Kinder Morgan is the third largest energy company in North America. The four Kinder Morgan companies Kinder Morgan incorporated KMI, Kinder Morgan Partners (KMP), The Kinder Morgan management company KMR, and El Paso Pipeline Partners EPB, have a combined value of approximately $100 billion. They own an interest in or operate approximately 75,000 miles of pipelines and 180 terminals.
Kinders's large, diversified portfolio of assets operates like a giant toll road on energy. KM primarily receives fees for transporting, storing and handling various energy products such as natural gas, refined petroleum products, crude oil, ethanol, biodiesel, coal, steel, petroleum coke and CO2. KM customers include producers, shippers, oil companies, utilities and more with limited exposure to commodity prices.  
The only cash flow that the management company KMR, gets is from its ownership of Kinder partners KMP i-shares. Investors in KMR, do not receive cash distributions, but receive additional shares proportional to the ownership interest they have in the stock. The cash distributions for KMP and KMR, are equal; the only difference is that KMR distributions are paid in the form of additional shares at market price, reducing the need for KMP to raise public equity, or borrow funds.
KMP pays out all of its available cash. The only way they can get fresh capital is to borrow it, or sell something. KMP has to get the cash up each quarter to pay dividends. Some they pay to KMI the holding company, some goes to unitholders. Rather than receiving and distributing cash, KMR, receives cash and distributes a stock distribution in shares, to KMR owners. KMP uses the cash that would have been paid out as dividends, to buy assets from KMI, and finance acquisitions internally among other uses. 
KMR 2013 projected distribution is $5.28 a share which represents a 6.0% growth over 2012. 
Largest natural gas network in U.S. 
Connected to every important U.S. natural gas resource play, including: Eagle Ford, Marcellus, Utica, Uinta, Haynesville, Fayetteville and Barnett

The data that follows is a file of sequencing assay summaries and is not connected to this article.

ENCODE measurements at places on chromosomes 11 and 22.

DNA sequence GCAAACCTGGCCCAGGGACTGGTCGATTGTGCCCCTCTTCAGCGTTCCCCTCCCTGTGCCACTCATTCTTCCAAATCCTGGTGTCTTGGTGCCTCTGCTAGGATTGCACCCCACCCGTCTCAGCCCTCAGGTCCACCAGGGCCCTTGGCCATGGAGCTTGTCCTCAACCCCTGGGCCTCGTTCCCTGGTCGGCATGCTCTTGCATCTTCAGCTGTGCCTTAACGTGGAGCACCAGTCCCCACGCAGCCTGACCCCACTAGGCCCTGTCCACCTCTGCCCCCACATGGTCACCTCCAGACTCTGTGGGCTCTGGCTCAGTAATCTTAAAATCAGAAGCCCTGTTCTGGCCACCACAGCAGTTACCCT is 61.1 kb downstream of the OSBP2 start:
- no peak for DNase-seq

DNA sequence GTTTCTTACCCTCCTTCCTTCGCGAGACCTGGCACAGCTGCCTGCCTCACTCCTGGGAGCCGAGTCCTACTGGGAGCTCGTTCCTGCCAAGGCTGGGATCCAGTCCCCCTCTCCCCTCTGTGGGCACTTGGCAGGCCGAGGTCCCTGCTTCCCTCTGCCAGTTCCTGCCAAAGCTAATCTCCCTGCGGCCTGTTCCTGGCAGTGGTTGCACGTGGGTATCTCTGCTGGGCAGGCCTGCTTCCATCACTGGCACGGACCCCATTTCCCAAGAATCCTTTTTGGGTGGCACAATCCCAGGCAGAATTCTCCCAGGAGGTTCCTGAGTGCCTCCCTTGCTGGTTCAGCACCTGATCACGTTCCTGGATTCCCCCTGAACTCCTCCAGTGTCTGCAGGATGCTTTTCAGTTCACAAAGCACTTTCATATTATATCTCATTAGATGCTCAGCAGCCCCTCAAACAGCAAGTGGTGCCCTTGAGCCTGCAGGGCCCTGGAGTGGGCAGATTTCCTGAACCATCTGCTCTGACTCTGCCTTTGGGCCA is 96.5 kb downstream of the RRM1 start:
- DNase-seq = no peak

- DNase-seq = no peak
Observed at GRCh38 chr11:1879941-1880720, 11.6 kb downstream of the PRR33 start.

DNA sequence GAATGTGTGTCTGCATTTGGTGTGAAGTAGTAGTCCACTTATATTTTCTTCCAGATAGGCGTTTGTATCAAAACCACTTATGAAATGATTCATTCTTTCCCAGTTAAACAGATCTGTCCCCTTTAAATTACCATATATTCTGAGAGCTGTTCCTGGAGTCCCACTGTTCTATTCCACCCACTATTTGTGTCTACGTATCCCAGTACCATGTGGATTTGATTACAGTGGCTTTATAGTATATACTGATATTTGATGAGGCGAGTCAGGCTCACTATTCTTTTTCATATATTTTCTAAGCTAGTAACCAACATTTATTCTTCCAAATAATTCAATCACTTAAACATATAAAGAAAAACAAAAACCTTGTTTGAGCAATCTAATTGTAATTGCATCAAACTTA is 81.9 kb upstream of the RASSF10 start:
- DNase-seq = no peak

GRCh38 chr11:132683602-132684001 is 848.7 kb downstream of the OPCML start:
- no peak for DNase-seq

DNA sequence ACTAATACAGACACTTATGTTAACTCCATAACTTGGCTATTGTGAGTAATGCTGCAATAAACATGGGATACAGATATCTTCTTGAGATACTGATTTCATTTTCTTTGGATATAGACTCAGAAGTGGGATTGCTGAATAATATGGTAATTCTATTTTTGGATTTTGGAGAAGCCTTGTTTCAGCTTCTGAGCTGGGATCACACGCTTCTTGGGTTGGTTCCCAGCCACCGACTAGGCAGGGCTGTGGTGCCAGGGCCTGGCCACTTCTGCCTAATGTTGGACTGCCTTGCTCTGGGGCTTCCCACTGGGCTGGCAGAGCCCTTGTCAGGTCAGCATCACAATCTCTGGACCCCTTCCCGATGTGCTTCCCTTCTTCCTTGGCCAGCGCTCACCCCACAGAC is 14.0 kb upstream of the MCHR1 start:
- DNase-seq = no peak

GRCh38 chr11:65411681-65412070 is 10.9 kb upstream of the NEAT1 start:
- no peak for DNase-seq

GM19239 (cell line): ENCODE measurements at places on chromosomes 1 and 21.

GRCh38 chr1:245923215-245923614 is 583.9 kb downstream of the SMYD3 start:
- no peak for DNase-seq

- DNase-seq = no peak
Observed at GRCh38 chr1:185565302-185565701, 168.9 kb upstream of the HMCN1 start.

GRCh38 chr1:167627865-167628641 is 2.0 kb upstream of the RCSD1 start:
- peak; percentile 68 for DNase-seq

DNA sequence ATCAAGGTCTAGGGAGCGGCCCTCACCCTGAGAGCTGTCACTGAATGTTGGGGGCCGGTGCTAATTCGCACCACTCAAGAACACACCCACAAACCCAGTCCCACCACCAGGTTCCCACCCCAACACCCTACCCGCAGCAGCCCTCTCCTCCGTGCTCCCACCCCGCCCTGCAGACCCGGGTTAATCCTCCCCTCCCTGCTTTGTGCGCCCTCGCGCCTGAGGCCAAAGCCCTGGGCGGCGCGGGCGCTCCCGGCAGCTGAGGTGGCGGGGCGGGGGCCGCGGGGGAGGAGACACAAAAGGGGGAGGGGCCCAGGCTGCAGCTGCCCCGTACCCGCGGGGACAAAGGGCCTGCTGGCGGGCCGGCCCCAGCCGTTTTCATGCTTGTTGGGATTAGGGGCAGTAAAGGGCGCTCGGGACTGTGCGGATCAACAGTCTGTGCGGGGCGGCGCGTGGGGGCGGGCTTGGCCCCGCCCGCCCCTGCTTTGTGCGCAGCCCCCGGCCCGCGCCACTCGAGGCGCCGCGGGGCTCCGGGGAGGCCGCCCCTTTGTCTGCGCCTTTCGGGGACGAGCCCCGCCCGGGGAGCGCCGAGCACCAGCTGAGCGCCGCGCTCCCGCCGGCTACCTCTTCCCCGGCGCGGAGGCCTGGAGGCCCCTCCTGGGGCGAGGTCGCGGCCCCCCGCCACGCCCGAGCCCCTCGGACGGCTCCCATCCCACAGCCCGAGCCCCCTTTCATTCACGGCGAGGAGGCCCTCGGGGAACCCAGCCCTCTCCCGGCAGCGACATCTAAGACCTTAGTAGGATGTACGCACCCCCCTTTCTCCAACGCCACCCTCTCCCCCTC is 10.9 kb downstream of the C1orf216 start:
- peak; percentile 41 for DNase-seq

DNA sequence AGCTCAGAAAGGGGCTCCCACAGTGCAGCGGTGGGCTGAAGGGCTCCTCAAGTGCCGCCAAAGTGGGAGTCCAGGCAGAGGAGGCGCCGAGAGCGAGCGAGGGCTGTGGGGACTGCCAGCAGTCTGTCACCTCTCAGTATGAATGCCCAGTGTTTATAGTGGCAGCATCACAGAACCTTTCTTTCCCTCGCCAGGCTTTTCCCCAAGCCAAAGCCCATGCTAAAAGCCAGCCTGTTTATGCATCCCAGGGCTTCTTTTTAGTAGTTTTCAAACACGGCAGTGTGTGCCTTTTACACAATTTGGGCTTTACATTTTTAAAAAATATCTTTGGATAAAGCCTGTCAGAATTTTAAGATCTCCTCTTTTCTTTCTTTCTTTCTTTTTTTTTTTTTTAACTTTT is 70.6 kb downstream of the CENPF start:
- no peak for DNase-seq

Largest independent transporter of petroleum products in U.S. 
Largest transporter of CO2 in U.S.
2nd largest oil producer in Texas
Largest independent terminal operator in U.S. 
Expansion under way to increase capacity 
Natural Gas Pipelines
CO2 – S&T – Enhanced Oil Recovery
Canada Oilsands pipeline expansion 
Further LNG liquefaction build-out
EPNG oil conversion
Further natural gas expansion to Mexican border
Various other expansion and conversion opportunities
KM wants to build new terminals to export liquefied natural gas to benefit from the increased fuel prices in global markets where it is nearly five-to-six times the U.S. price, to capitalize on the domestic natural gas shale boom. 
Dropdowns from KMI
62% interstate pipelines
19% intrastate pipelines & storage
19% gathering, processing & treating
45% associated terminals & transmix
27% CO2 transport and sales
73% oil production-related 
100% petroleum pipelines 
Natural Gas Pipelines – $14 billion
Products Pipelines – $4.9 billion
Terminals – $5.2 billion
CO2 – $4.7 billion
Kinder Morgan Canada – $1.3 billion 
KMR shares are pari passu with KMP units
KMR dividend is equal to KMP cash distribution, but paid in additional shares; effectively a dividend reinvestment program.
The calculation for the share distribution is you take the KMP quarterly cash distribution per unit, divided by KMR's 10-day average price prior to ex dividend date = fractional share paid from KMP to KMR owners for every KMR share owned.